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A Problem Shared: Understanding shared services and the drive for efficiency in scholarly communications

UKSG's 2011 one-day conference will focus on shared services in scholarly communications

London  ()

Shared services are increasingly talked about in the scholarly communications sector, where prominent examples include centralised or consortial procurement (e.g. NESLi2) and collaborative cataloguing (e.g. OCLC).  Sharing of processes or technology is often considered to be more easily implemented in the public sector, where competitive barriers are lower, but publisher enterprises such as CrossRef have also deployed the model successfully, and many library vendors' systems provide the basis for shared service delivery.

Shared services are usually developed in order to improve quality, streamline functions and save money.  With severe funding cuts beginning to take effect in higher education, organisations such as SCONUL, HEFCE and JISC, as well as individual universities and libraries, are planning to broaden the implementation of shared services in order to achieve new cost savings.  Publishers and suppliers are also experimenting further with collaborative approaches to business challenges, such as ORCID for author identification.

This one-day UKSG conference, chaired by David Sommer, will look back at lessons learned from past collaboration, both within and outside the scholarly communications sector, consider the likely impact of current ventures, and explore how else all stakeholders in the scholarly information supply chain can work together and make better use of shared services to achieve new efficiencies in the future.  Our programme of speakers includes:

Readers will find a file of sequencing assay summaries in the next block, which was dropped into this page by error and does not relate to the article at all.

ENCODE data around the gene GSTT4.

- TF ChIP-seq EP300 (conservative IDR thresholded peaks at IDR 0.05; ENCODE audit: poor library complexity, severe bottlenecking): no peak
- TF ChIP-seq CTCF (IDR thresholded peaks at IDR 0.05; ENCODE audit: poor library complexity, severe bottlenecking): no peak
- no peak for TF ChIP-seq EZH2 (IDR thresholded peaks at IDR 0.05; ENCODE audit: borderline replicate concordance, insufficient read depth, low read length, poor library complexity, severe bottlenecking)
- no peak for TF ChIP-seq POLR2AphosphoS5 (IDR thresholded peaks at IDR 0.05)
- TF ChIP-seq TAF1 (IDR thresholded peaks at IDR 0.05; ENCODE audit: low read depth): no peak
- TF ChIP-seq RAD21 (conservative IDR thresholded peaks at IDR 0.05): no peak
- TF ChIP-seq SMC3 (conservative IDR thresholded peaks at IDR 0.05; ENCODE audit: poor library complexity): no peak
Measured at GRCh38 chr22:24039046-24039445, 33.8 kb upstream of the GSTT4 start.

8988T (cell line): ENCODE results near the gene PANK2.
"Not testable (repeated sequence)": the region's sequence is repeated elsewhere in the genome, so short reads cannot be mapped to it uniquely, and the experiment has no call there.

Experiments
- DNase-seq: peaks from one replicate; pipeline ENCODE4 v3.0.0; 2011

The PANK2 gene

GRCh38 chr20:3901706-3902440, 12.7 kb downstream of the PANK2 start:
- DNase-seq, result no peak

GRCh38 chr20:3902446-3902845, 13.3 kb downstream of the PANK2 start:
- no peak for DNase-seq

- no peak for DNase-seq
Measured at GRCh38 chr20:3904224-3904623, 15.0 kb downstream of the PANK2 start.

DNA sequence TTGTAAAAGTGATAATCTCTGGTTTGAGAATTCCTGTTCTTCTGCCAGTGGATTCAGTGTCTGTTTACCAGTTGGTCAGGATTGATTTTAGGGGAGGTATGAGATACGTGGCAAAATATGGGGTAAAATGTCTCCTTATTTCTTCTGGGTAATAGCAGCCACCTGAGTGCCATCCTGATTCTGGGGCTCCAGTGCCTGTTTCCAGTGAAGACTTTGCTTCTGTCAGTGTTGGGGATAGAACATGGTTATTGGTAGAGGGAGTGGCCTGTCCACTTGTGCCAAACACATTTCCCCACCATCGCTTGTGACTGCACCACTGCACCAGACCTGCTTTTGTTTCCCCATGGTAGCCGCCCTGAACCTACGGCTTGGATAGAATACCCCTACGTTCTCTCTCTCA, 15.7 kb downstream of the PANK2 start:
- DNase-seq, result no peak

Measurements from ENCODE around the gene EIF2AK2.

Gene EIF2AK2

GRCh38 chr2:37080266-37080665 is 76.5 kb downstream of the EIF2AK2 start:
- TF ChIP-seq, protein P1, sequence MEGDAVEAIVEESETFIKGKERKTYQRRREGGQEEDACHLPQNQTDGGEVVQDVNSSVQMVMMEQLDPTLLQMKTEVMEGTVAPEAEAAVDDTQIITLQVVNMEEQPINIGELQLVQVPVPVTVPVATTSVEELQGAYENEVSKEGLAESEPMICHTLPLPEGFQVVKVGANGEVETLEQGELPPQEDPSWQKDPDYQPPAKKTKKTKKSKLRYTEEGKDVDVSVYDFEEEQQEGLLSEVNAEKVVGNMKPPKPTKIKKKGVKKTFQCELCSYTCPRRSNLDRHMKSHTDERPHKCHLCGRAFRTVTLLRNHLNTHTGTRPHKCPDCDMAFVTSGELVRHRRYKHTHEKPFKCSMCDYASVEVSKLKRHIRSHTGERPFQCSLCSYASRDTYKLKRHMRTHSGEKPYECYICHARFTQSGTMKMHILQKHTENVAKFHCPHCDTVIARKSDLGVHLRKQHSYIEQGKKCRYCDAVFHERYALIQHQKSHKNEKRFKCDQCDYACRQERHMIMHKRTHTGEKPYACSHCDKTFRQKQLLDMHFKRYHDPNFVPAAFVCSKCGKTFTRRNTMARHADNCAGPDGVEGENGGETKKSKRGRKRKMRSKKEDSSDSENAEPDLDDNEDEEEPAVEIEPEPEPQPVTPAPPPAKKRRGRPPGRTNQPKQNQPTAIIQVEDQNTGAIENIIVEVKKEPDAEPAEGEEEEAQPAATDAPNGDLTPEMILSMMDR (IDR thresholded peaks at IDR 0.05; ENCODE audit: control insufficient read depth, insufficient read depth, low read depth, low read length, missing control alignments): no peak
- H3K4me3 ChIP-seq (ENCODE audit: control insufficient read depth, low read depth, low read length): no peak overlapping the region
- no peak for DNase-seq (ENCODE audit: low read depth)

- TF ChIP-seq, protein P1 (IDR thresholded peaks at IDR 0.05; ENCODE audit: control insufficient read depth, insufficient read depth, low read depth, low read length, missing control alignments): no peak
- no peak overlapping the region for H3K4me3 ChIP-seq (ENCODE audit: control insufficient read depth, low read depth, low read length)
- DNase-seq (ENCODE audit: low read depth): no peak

• Ken Chad on the pressure points in scholarly communications that shared services can relieve (both locally and globally), the main issues that drive their implementation, and the need for sustainability of projects
    Anne Bell, university librarian at the University of Warwick, and chair of the SCONUL Shared Services Steering Group, on new HEFCE- and JISC-sponsored shared services for electronic resource management
    Colin Cram, procurement consultant, on the history of shared services and lessons that can be learned from other sectors
    Kristiina Hormia-Poutanen, Finland's deputy national librarian, on the progress of various shared services within the EU
    Speaker to be confirmedon procuring and implementing the UK's first 'unified resource management' (URM) system, and sharing data at the network level
    Mike Taylor, principal investigator at Elsevier Labs, on collaborative science, ORCID, and how publishers might best pursue shared services in future.

The event will include a "Question Time"-style discussion with delegates having the opportunity to submit questions in advance, as well as during the debate.  The programme allows plenty of time for networking and will close with a drinks reception.

Who should attend

The conference attracts a strategic audience of decision-makers from libraries, publishers and scholarly information community suppliers. We recommend you attend if:
•  you wish to broaden your understanding of a concept that will become increasingly relevant
•  you are likely to be involved in implementing shared services for any part of the scholarly information supply chain
•  you will be affected by the introduction of shared services, either as a user of those services or as a supplier to those users
•  you seek examples of how shared services have been successfully implemented to date
•  you have an interest in shaping the future of shared services in our sector.

Editorial Contact:
Tracy Gardner